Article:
Search Images Maps Play YouTube News Gmail Drive More »
Sign in
Screen reader users: click this link for accessible mode. Accessible mode has the same essential features but works better with your reader.

Patents

  1. Advanced Patent Search
Publication numberUS5866217 A
Publication typeGrant
Application numberUS 07/787,227
Publication dateFeb 2, 1999
Filing dateNov 4, 1991
Priority dateNov 4, 1991
Fee statusLapsed
Also published asCA2122716A1, EP0662805A1, EP0662805A4, US5840240, WO1993008768A1
Publication number07787227, 787227, US 5866217 A, US 5866217A, US-A-5866217, US5866217 A, US5866217A
InventorsMark D. Stenoien, William J. Drasler, Robert J. Scott, Mark L. Jenson
Original AssigneePossis Medical, Inc.
Export CitationBiBTeX, EndNote, RefMan
External Links: USPTO, USPTO Assignment, Espacenet
Silicone composite vascular graft
US 5866217 A
Abstract
A silicone composite vascular graft especially well suited as an arteriovenous (A-V) graft fistula for dialysis application. The graft has the ability to seal around needle puncture holes without externally applied pressure, excellent anti-kink, anti-crush and strength properties, and a smooth non-porous inner surface which reduces thrombus deposition and enhances the graft wall compliance or elasticity.
Images(2)
Previous page
Next page
Claims(3)
It is claimed:
1. Composite graft comprising in order:
a. a porous silicone inner layer;
b. a non-porous meld layer;
c. a porous silicone middle layer;
d. a silicone bead;
e. a PET winding; and,
f. a porous silicone outer layer.
2. A vascular graft comprised of:
a. a fibrous porous wall providing a flexible structure which allows at least some tissue ingrowth and anchoring of the graft in the surrounding tissue;
b. said fibrous porous wall having at least a portion with pores sufficiently small to reduce fibroblast ingrowth into the graft wall;
c. said small-pore portion thereby allowing graft flexibility to be maintained over time; and,
d. wherein said porous wall comprises a silicone material.
3. A vascular graft comprised of:
a. a fibrous porous wall providing a flexible structure for tissue ingrowth and anchoring of the graft in the surrounding tissue;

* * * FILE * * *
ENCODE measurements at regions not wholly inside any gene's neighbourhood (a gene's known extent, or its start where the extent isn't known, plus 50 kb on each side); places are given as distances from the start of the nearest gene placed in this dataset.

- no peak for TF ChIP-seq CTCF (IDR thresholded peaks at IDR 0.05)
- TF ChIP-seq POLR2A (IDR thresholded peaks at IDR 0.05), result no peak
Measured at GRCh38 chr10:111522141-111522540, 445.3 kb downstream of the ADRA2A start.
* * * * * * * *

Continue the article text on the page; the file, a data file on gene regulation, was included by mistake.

b. at least a portion of said fibrous porous wall being comprised of an elastomeric material such as silicone or polyurethane;
c. said elastomeric material providing resilience to resist crushing or kinking of the graft; and,
d. a spiral bead or rings of polymeric material, said bead or rings providing enhanced kink resistance and crush resistance to the graft.
Description
BACKGROUND OF THE INVENTION

1. Field of the Invention

The present invention pertains to a silicone/DACRON composite vascular graft, especially well suited as an arteriovenous (A-V) graft fistula for patients requiring long-term vascular access, such as in the case of chronic kidney dialysis.

2. Description of the Prior Art

Silicone grafts have been developed in the past using a variety of construction methods. The benefits of silicone material are described in U.S. Pat. 4,687,482. A DACRON outer support, which prevents aneurysm, is described in U.S. Pat. Nos. 4,657,544 and 4,629,458. White and Roy have patents which use silicone impregnated into sea urchin skeleton to form a porous structure one the skeleton is dissolved away; see U.S. Pat. Nos. 3,890,107 and 3,929,971.

An electrostatic spinning technology has been patented for use in primarily polyurethane grafts in U.S. Pat. Nos. 4,043,331; 4,044,404; 4,639,186; 4,127,706; 4,345,414; 4,323,525; and 4,878,908. These patents describe procedures used to spin polyurethane fibers. Without the addition of infra red (IR) curing as part of the immediate fiber curing process, the silicone fibers would meld together and form a clump.

SUMMARY OF THE INVENTION

The general purpose of the present invention is to provide a silicone/DACRON composite vascular graft for use as an artificial blood vessel, especially an arteriovenous (A-V) graft fistula providing long-term vascular access for kidney dialysis applications.

According to one embodiment of the present invention, there is provided a graft including a non-porous, smooth inner blood contact surface which reduces thrombus deposition; a silicone fiber porous structure; a silicone bead spiral or ring for anti-kink and anti-crush resistance; a DACRON (polyester fiber) yarn wind primarily for added strength; a small pore bulk construction with an impermeable inner surface which reduces fibroblast ingrowth and helps maintain compliance; continued elasticity, which allows excellent needle puncture sealing immediately and over time without applying external pressure; and silicone coating on the DACRON yard wind to prevent body tissue from contacting DACRON, which is a very thrombogenic material.